CAN WE REALLY LIVE WITHOUT A POST-IT NOTE OR A VIDEO CALL?
Some of you may have read over the past few days about the passing of Spencer Silver, an inventor with over 35 inventions and an inductee to the “National Inventors Hall of Fame”, with his most famous being the Post-it Notes. First brought to market by 3M in 1974 on a limited scale, there is probably not one single piece of stationery that is more essential and ubiquitous in our homes and workplaces. We use these little scraps of paper with a dab of sticky glue that remind of us what we need to do in our daily lives.
And this brings us to Scottish inventor John Logie Baird and why he matters today. Mr. Baird(1888-1946) along with ATT’s Bell Labs, is roundly credited with inventing the video conference call in the late 1920’s. That’s right, the first attempt at video conferencing was attempted at the onset of the television era and obviously needed about another century to fully be exploited as essential and “ubiquitous” tool.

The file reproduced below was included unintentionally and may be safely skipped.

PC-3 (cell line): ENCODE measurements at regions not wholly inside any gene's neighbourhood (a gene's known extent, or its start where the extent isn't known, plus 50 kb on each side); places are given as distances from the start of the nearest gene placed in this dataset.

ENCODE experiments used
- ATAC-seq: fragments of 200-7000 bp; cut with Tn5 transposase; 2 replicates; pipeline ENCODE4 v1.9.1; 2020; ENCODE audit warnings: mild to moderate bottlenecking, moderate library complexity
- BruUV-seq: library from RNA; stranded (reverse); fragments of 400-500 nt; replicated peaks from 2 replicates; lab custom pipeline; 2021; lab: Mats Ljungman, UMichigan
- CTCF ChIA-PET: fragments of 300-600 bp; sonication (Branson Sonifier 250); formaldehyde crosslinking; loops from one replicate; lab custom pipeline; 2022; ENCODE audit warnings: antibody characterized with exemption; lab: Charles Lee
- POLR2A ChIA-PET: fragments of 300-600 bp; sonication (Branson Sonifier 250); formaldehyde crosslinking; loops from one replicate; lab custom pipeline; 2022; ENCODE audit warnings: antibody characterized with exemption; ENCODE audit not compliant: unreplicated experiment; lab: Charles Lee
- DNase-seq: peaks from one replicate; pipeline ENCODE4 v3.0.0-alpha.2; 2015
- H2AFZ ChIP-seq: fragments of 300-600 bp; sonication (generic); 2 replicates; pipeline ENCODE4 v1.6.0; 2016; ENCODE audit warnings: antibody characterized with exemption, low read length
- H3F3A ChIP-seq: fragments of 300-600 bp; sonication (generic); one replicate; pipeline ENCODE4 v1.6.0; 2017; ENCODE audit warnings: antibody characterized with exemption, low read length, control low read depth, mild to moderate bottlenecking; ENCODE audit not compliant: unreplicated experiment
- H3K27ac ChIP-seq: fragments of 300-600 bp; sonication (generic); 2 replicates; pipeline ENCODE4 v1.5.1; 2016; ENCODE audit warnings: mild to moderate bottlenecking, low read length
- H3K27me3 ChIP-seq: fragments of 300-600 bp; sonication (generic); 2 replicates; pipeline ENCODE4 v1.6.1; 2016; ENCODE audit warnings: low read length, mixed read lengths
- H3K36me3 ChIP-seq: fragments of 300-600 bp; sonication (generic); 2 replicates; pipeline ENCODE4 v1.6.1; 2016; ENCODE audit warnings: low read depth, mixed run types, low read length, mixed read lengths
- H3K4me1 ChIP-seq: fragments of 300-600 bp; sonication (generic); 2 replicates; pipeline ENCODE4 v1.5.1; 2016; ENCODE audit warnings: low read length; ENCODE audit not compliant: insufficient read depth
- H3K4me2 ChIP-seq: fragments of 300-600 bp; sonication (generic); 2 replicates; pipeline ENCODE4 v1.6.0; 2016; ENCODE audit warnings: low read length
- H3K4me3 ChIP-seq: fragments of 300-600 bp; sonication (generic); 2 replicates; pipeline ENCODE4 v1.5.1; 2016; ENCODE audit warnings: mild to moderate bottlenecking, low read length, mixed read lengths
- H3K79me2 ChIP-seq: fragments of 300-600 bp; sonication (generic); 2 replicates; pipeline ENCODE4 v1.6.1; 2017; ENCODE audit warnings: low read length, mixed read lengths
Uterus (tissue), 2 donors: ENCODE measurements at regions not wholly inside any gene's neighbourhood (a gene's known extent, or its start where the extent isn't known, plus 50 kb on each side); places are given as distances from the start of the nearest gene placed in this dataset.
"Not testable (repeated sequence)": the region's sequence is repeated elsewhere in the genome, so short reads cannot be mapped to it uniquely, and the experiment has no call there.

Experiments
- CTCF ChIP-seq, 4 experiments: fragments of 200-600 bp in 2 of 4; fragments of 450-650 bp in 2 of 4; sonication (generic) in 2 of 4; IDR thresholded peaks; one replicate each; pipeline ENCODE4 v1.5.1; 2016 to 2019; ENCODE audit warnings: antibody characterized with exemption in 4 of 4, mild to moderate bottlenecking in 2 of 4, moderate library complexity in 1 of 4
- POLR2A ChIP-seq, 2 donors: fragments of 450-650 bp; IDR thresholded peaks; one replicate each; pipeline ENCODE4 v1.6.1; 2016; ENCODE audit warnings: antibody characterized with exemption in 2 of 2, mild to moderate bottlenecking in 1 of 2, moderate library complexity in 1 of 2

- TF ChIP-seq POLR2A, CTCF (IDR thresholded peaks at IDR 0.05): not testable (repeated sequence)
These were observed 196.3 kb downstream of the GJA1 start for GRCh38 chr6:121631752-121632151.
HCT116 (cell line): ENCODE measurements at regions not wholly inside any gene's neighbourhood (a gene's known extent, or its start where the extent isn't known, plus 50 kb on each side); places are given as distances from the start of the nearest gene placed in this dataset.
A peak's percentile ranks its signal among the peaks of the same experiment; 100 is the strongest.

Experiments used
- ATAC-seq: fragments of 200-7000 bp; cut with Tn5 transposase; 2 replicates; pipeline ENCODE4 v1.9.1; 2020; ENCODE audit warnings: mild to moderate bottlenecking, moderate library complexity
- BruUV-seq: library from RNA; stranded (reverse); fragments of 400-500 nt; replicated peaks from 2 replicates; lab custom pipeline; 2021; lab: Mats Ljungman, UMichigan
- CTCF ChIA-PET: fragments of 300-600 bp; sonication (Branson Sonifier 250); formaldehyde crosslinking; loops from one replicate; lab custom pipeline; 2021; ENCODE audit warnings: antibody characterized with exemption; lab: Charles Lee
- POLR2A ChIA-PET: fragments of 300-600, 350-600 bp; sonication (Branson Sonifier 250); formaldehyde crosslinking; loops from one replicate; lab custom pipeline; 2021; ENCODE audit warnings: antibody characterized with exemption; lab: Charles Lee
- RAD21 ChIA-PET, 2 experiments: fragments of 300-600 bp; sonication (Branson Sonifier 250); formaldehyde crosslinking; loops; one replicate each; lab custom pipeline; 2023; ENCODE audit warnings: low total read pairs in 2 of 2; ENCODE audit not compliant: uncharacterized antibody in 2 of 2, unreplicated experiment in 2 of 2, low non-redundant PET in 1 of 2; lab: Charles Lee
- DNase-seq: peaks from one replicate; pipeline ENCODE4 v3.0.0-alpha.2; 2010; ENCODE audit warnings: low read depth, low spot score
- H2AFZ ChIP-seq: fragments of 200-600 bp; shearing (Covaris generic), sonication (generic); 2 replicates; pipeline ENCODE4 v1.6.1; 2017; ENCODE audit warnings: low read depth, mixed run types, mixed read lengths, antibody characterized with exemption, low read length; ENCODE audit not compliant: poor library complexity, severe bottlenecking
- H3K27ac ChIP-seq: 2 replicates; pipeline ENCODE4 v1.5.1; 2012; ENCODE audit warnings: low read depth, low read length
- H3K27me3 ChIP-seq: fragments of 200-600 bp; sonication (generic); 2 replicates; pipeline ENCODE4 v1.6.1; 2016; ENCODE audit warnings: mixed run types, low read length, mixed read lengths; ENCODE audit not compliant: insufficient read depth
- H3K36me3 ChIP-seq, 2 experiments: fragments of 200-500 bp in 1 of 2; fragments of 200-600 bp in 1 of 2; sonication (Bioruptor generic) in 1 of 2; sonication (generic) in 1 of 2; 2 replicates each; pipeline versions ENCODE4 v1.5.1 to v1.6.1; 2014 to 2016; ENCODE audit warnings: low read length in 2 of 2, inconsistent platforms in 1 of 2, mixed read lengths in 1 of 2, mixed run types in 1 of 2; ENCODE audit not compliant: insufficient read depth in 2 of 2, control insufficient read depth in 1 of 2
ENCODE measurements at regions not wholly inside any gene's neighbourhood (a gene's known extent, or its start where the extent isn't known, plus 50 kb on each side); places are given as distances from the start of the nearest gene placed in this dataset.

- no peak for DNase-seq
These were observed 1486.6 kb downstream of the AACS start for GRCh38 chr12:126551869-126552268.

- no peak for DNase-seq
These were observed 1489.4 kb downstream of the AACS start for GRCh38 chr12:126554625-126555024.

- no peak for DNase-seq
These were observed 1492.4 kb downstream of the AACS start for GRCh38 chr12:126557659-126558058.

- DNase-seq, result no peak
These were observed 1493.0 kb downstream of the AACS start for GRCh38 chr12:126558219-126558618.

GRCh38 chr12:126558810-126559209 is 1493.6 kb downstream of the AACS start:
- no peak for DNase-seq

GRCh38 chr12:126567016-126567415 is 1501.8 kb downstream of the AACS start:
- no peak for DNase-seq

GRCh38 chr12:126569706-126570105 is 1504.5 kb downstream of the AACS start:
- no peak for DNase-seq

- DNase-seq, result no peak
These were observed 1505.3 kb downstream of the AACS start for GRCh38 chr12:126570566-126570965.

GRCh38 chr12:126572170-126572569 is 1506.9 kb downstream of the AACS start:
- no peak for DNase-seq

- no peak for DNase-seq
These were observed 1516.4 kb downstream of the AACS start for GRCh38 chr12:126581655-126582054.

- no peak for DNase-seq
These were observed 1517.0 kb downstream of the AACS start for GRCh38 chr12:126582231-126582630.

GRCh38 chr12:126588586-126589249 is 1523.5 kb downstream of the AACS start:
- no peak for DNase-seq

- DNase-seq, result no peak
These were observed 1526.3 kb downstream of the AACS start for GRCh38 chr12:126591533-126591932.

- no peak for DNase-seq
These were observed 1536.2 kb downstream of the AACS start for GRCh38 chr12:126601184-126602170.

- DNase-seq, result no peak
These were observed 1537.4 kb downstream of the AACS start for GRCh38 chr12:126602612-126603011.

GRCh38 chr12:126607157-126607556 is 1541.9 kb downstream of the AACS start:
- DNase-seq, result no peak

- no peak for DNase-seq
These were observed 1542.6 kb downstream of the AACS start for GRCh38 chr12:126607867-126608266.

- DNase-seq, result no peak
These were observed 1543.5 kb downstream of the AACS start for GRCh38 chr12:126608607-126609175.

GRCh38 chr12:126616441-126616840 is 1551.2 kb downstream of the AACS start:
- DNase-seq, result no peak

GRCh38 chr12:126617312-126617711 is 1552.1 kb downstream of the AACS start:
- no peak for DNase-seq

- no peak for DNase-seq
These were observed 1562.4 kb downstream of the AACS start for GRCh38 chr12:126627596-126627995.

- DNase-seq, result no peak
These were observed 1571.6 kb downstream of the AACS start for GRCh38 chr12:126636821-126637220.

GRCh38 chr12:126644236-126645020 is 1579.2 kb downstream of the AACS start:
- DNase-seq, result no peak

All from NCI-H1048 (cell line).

Rarely, if ever, do we sit and think about those who had the insights and drives that help us function today as if these products have always been with us. Though there is not much linking Messer Silver and Baird other than how we conduct our daily activities, hats off to both of these people who thought a little differently and expanded our lives.